Now that you’ve gotten started with tagging your content, building out a full-fledged content tagging structure should be your next step.
The internet is full of tagging structures that are easily adoptable by most marketing teams and brands. However, before you begin tagging every piece of content you’ve created based on someone else’s model, ask yourself this:
“What do I want to learn from my content?”
Your tagging structure shouldn’t be created for the sake of having one, but as a tool to help you answer questions about your content and the strategy behind it. It should also do more than simply organize your content.
Think about the pieces of information you would need to know in order to be a better content marketer. Now, what questions do you need to ask in order to obtain that information?
For example, maybe your question is: “Which content format performs better for us on social media?” In that case, you might consider tagging all of your content by content format and campaign type.
Or, maybe you have a burning desire to know: “Is in-house created content or third-party authored content performing better, and if so, during what times of the year?” In which case, you would want to tag content by author and publish date (year, month, and/or quarter).
Basically, start with the question(s) you want answered, and work backward from there. Tagging in this way will allow you to easily aggregate those pieces of content that your question pertains to, and then analyze the consumption data to answer those burning questions.
Once you have the beginnings of a great structure based on your initial questions, you might want to consider the following content tagging scenarios as well:
Tagging Content for Discoverability
Tagging content makes it easier to search for—on both the back-end as well as for consumers on your site. Think about the ways your prospects and customers might search for content, as well as how your sales or success team might look for it.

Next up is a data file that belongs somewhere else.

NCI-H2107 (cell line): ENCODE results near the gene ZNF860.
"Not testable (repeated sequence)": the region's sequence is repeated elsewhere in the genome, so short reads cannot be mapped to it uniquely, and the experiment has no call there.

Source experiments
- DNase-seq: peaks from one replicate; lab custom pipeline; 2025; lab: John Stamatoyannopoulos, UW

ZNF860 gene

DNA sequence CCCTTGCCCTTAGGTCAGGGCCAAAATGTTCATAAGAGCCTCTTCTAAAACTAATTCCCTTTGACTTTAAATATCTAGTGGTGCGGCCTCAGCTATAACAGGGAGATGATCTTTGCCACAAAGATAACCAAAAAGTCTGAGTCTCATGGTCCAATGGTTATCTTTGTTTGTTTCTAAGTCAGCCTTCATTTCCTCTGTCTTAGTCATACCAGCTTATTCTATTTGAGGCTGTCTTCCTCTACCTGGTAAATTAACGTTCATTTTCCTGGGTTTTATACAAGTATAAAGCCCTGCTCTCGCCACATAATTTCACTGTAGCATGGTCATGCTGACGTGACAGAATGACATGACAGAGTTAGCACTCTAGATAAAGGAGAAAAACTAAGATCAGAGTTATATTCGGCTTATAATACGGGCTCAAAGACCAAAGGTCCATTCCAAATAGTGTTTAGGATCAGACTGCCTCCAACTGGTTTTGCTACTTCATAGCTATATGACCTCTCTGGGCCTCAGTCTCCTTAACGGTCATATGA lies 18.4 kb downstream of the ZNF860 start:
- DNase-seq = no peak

For discoverability, you might tag your content by topic, vertical/industry, persona, and product.
External vs. Internal Content Tags
There are some tagging systems that will be used for external or public-facing content organization (such as content topic or format), and some that will be for internal organization or reporting only (such as campaign or buyer stage). Make sure that you’re taking both into consideration when you begin to work on your tagging structure!
Great examples of internal tags would be stage of funnel, author, campaign, and account.
Automated Tagging Rules
Uberflip’s platform will allow you to set up smart filter rules that will segment content to different areas based on the tags associated with it. This feature makes it a breeze to distribute content appropriately to multiple places once published. These rules are dependant on your tags, so be sure to take this automation process into consideration when building your tagging structure out to help you save time!
As an example, here is the tagging structure we use here at Uberflip:
Remember, your tagging structure should help make your life as a content marketer easier, not harder. Put a good structure in place for your team’s use and start reaping the benefits of having an easy way to report on your content’s performance. Then, check out this next article about how to expand this strategy out to account for your entire brand or organization.
If you have a cool examples to share, or questions, please comment below and let us know!